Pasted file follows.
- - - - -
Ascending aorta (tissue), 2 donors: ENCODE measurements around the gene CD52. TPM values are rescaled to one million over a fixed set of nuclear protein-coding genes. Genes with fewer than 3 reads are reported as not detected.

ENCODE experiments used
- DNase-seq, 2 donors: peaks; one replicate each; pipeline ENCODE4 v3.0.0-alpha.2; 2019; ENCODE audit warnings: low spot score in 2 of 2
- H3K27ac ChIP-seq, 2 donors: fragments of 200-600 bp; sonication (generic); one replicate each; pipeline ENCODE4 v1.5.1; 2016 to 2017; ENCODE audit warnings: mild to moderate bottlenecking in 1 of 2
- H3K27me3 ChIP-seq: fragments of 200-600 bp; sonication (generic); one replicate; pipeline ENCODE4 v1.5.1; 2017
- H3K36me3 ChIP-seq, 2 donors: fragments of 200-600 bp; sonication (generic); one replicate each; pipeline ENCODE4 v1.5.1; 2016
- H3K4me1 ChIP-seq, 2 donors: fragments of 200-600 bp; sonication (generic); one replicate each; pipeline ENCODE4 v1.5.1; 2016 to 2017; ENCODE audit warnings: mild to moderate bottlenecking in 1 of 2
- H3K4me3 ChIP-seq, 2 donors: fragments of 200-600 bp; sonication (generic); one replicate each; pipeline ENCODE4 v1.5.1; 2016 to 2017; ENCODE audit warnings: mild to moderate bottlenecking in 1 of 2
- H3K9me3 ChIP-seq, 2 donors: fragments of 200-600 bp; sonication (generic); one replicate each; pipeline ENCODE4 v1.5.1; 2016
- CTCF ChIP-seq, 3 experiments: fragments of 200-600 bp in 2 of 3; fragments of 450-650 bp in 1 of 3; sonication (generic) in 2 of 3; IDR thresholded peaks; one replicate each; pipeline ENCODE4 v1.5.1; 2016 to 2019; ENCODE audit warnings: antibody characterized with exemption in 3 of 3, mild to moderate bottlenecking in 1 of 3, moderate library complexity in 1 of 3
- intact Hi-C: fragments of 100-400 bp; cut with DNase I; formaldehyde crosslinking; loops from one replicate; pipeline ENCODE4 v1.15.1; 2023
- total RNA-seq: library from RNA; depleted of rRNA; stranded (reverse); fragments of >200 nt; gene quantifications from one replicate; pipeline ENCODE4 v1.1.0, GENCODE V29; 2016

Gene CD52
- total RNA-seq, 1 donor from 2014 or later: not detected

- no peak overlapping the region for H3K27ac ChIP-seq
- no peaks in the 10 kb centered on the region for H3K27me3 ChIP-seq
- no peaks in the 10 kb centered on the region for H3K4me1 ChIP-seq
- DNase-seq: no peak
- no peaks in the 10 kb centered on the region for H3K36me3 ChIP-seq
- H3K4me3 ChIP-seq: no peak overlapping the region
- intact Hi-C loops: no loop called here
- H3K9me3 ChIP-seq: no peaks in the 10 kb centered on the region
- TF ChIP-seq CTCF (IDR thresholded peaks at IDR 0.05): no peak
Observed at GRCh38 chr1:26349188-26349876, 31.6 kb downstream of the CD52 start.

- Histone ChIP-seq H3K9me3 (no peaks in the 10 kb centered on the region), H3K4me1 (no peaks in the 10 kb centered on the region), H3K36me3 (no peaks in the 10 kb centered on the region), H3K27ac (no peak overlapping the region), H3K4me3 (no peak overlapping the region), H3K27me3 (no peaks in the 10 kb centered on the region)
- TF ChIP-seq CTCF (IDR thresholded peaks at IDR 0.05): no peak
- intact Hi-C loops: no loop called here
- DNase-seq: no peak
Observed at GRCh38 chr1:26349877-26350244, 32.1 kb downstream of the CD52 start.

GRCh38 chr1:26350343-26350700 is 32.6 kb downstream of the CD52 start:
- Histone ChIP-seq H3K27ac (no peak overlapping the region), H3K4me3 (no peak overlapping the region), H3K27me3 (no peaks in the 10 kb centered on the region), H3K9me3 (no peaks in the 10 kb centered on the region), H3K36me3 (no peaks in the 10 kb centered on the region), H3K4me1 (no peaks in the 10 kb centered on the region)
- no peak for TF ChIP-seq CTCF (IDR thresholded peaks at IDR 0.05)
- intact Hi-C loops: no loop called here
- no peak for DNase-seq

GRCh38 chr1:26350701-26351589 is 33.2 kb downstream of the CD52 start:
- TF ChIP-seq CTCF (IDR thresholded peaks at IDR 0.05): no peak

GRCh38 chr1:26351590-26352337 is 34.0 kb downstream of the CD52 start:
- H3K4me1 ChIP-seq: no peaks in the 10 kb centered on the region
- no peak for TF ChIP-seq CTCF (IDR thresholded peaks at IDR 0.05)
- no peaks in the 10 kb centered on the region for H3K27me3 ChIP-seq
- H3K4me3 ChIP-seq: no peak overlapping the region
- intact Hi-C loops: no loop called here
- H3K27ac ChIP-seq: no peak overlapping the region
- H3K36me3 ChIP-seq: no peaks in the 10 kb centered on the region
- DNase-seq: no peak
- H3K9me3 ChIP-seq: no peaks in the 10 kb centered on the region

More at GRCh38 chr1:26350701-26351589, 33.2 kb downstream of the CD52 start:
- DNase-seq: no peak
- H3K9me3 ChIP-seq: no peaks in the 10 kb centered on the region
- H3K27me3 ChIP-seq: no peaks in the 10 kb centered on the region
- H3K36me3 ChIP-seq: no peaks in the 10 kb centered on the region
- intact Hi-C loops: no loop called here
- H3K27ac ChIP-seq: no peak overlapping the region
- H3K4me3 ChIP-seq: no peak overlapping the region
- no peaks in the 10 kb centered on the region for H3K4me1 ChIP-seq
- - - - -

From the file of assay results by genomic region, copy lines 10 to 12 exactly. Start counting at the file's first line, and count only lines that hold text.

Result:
- CTCF ChIP-seq, 3 experiments: fragments of 200-600 bp in 2 of 3; fragments of 450-650 bp in 1 of 3; sonication (generic) in 2 of 3; IDR thresholded peaks; one replicate each; pipeline ENCODE4 v1.5.1; 2016 to 2019; ENCODE audit warnings: antibody characterized with exemption in 3 of 3, mild to moderate bottlenecking in 1 of 3, moderate library complexity in 1 of 3
- intact Hi-C: fragments of 100-400 bp; cut with DNase I; formaldehyde crosslinking; loops from one replicate; pipeline ENCODE4 v1.15.1; 2023
- total RNA-seq: library from RNA; depleted of rRNA; stranded (reverse); fragments of >200 nt; gene quantifications from one replicate; pipeline ENCODE4 v1.1.0, GENCODE V29; 2016